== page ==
The Clemenger BBDO Auditorium was full of people eagerly awaiting the presentation from Patricia Piccinini, one of Australia’s leading artists. Organised by the National Gallery of Victoria Women’s Association (NGVWA), this was the association’s first in-person event in two years. The lecture was also two years in the making, according to the NGVWA’s president Tania Brougham who introduced Piccinini. In this time, Piccinini’s work has been showing at seven major galleries, including in Melbourne above Flinders Street Railway Station in the rarely seen ballroom. And while the world is coming to know Piccinini (although most in the art world have been tracking her rise for decades), due to COVID-19, she was unable to be part of the installation of her works at any of the European galleries.

“We need to establish a different relationship to the environment, finding a new way of understanding nature and the problems faced in the light of climate change. It’s also about valuing relationships,” says Piccinini, who spoke to Stephen Crafti about her work in the NGV’s Garden Restaurant, where guests anticipated her lecture to follow.

Given Piccinini was unable to visit overseas galleries, she decided to focus her lecture on key works in each exhibition, from Omframa Framhden in Sweden in 2020 to the exhibition in Melbourne (which closes in June), where she was able to install her pieces personally with her team. Even those who haven’t seen Piccinini’s impressive exhibition in Melbourne would have been delighted to see her two extraordinary Skywhales drift over the city’s skyline. These 25-metre-high balloons were the starting point for the lecture. “You read about people who look into the eyes of a whale. It literally transforms their lives. Art can have the same effect,” says Piccinini, who was keen to see whales float in the sky rather than their usual sea habitat. Complete with baby whales surrounding the papa whale balloon, there’s a sense of nurturing, something that’s continually repeated in all of this artist’s work.

In the Swedish exhibition, The Couple, two life-sized silicon sculptures are intertwined on a bed and are framed by hundreds of porcelain bats, morphed like the couple. Inspired by the author of Frankenstein, it was also an opportunity for Piccinini to marvel at her favourite author, Mary Shelley. “Mary wasn’t just a great author she was also concerned about slavery and the way the sugar industry was built on its back. I can imagine if Mary and I were having afternoon tea together, we would be nibbling unsweetened biscuits,” says Piccinini.

From Sweden to Finland, with the Helsinki exhibition Between the Shadows and the Soul, Piccinini selected her work, The Sapling, to discuss some of the thought processes and values that contribute to her art. Resting on the shoulders of an adult male, a plant-like creature with its extruded ‘limbs’ not only reaches out to the sky for light, but is also wrapped around the man’s shoulders, like his child. “Plants are like people. Both need nurturing,” says Piccinini, who sees this recent work as quite Mannerist in style. In Austria, with her exhibition Embracing the Future, Piccinini explored motherhood.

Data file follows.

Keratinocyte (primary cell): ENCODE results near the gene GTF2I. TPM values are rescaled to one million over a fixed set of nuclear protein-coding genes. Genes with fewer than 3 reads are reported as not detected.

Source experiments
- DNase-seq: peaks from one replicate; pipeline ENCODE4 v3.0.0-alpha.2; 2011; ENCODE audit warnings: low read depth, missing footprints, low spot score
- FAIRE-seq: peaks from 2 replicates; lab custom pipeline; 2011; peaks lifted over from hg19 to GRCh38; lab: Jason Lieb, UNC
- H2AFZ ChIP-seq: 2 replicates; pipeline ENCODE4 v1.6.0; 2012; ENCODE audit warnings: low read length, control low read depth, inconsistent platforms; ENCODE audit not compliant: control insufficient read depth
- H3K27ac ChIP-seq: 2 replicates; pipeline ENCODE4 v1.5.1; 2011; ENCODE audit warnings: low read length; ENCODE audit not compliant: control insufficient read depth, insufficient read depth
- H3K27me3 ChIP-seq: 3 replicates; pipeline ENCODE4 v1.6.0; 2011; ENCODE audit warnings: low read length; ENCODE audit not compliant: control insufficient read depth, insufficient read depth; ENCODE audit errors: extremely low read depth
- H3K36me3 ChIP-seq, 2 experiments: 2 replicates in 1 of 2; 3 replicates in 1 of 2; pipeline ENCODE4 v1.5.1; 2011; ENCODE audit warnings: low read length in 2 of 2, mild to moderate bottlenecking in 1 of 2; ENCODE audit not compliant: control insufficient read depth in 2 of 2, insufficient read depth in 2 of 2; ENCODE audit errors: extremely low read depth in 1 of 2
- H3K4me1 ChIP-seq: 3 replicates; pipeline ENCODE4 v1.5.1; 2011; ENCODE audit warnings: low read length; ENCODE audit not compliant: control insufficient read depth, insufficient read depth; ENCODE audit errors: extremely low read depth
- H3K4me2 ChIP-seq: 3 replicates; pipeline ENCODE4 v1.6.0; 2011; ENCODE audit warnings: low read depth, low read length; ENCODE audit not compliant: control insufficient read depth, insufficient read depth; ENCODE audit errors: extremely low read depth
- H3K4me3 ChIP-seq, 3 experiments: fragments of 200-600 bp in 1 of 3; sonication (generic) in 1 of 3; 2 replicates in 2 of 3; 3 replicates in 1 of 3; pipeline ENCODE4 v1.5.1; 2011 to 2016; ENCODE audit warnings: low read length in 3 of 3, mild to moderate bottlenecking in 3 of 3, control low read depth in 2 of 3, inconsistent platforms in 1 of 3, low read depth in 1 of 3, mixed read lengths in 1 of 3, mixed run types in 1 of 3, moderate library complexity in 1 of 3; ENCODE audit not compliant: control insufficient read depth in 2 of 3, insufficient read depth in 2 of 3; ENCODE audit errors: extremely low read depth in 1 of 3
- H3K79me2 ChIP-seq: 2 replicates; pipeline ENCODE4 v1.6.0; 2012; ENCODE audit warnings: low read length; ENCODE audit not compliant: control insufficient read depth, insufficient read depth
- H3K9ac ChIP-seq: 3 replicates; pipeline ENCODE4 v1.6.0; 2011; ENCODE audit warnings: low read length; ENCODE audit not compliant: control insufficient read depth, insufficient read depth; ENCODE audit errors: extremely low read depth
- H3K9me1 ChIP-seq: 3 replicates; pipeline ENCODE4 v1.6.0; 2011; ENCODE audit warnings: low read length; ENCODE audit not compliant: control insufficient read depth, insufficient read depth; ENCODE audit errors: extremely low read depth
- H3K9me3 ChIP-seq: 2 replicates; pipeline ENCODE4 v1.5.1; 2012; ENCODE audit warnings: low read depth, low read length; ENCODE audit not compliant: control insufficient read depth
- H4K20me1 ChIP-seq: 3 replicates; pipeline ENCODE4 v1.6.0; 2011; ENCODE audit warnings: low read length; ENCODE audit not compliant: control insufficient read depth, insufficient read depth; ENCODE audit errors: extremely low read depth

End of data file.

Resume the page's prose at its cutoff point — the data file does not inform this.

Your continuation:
Patricia Piccinini, NGVWA

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Patricia Piccinini, NGVWA

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Patricia Piccinini, NGVWA

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With slight melancholy in some of her works, few if any, aren’t moved by Piccinini’s creatures. Her ‘Cleaner’, exhibited in Tallinn in Estonia in 2021, is a hybrid between the great leatherback turtle and a vacuum cleaner - in this case a bright yellow structure moulded to its back - with its mournful eyes holding one spellbound. Reflecting on the damage being done to the oceans, including the destruction of Queensland’s Great Barrier Reef, accompanying images were of these turtles being strangled with the flotsam and jetsam of rubbish such as plastic bags, strangling them to death well before they even have time to reproduce.

For the Melbourne exhibition, titled A Miracle Constantly repeated and commissioned by the Rising Festival, Piccinini selected The Rescuers, a young couple holding a plastic washing basket. This work was inspired by seeing a woman on television during the disastrous Australian bushfires in the summer of 2020. She was running for her life, carrying a distraught koala suffering from burns - wrapped in the woman’s T-shirt, it was a memorable conclusion to Piccinini’s extraordinary lecture. Her sister, sitting in the audience, confirmed the Piccinini ‘DNA’ as she was shown on the screen trying to save an ancient tree in the City of Manningham in Melbourne’s north-east (where she was also formerly the mayor) from being destroyed for the sake of widening a thoroughfare (thankfully this tree was saved).

For those who were fortunate to hear Piccinini speak at the NGV, her words, as well as the images of her work, will resonate well into the future. It was an impassioned presentation and a rare honour to see one of the world’s great artists explain the thinking behind key pieces exhibited in leading galleries and museums. And while we, like Piccinini, weren’t able to see first-hand these exhibitions due to the pandemic, it was a privilege to be talked through them, led by the great artist herself.

Kay & Burton is the proud Principal Event Sponsor of the NGVWA.

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